Halsbury in his 'Laws of England' (pages 366 and 367 of Hailsham Edn., Vol. 31) under the heading 'Oppressiveness of Contract' has dealt with this subject:
'The discretion of the court to grant specific performance is not exercised if the contract is not 'equal and fair'. In such a case, even though no fraud such as to justify rescission is alleged, the court does not interfere to enforce the contract. Unfairness may consist in such suppression of fact as does not, in the opinion of the court, amount to fraud or misrepresentation, such as the conduct of a lessee in obtaining the renewal of a lease while suppressing the fact that the person on whose life the old lease depended was in extremis.'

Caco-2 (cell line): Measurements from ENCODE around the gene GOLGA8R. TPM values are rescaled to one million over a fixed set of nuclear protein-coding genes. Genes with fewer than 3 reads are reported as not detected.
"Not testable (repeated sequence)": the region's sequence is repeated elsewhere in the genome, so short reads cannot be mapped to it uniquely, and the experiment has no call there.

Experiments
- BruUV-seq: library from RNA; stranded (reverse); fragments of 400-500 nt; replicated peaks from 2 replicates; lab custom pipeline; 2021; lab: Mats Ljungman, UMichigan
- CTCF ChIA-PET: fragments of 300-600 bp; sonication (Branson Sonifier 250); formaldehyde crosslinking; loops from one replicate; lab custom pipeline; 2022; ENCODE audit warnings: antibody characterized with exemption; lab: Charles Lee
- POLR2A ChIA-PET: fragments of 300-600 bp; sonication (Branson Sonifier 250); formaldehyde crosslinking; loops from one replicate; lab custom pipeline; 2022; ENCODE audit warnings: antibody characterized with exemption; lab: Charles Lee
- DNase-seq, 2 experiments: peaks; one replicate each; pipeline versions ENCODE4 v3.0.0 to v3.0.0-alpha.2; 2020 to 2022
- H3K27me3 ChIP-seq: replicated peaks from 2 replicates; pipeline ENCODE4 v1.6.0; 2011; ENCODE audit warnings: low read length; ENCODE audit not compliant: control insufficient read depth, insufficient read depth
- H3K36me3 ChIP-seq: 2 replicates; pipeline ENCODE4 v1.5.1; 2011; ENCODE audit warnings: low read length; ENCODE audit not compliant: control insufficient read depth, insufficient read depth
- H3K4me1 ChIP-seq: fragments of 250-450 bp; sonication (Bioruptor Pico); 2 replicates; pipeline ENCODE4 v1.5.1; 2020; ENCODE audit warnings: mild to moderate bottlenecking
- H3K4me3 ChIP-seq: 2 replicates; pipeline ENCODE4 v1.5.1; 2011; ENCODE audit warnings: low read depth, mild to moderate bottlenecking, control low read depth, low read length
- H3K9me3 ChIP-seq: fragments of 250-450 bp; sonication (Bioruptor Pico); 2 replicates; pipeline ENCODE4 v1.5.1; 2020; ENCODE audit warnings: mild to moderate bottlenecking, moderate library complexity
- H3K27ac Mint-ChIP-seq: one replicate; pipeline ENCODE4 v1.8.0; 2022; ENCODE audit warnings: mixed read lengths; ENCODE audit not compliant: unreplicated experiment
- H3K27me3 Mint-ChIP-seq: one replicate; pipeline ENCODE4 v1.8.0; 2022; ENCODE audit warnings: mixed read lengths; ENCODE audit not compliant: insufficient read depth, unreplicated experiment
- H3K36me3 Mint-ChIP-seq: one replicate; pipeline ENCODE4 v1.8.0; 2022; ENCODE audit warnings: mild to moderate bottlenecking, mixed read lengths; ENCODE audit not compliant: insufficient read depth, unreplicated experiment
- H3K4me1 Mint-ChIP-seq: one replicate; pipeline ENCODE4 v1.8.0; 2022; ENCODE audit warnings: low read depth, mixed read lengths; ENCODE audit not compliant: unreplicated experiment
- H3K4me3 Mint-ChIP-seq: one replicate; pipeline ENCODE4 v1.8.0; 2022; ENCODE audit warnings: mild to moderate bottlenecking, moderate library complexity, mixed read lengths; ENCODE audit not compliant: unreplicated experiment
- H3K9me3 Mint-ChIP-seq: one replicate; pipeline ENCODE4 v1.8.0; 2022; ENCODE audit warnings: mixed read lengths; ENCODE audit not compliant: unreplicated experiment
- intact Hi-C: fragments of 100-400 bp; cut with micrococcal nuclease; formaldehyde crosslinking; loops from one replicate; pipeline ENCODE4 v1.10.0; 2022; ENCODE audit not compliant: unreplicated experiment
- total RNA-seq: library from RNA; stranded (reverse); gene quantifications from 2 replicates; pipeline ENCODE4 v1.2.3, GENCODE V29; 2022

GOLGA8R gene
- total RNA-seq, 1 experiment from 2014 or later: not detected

5. The Calcutta High Court in Gobinda Chandra v. Nanda Kumar, AIR 1915 Cal 298, applied the above principle as well as Section 22 of the Specific Relief Act and held:
'There may be cases which cannot be brought within the four corners of any of the provisions of the Central Act as to the invalidity or voidability of agreements, butare nevertheless cases in which a court of equity may properly refuse to exercise its jurisdiction under the Specific Relief Act. Section 22 of the latter enactment as well as both principle and authority point to the same conclusion.'
6. We are, therefore, in full agreement with Ganapatia Pillai, J. that the bargain in this case was oppressive and unconscionable, and that it is not an appropriate one for being enforced by way of specific performance. Though before Ganapatia Pillai, J. the defendant filed a memorandum of cross-objections objecting to the award of Rs. 1500 as damages to the plaintiff, at the time of the hearing, it was not pressed, and this question is also not before us in the Letters Patent Appeal. The Letters Patent Appeal is dismissed with costs.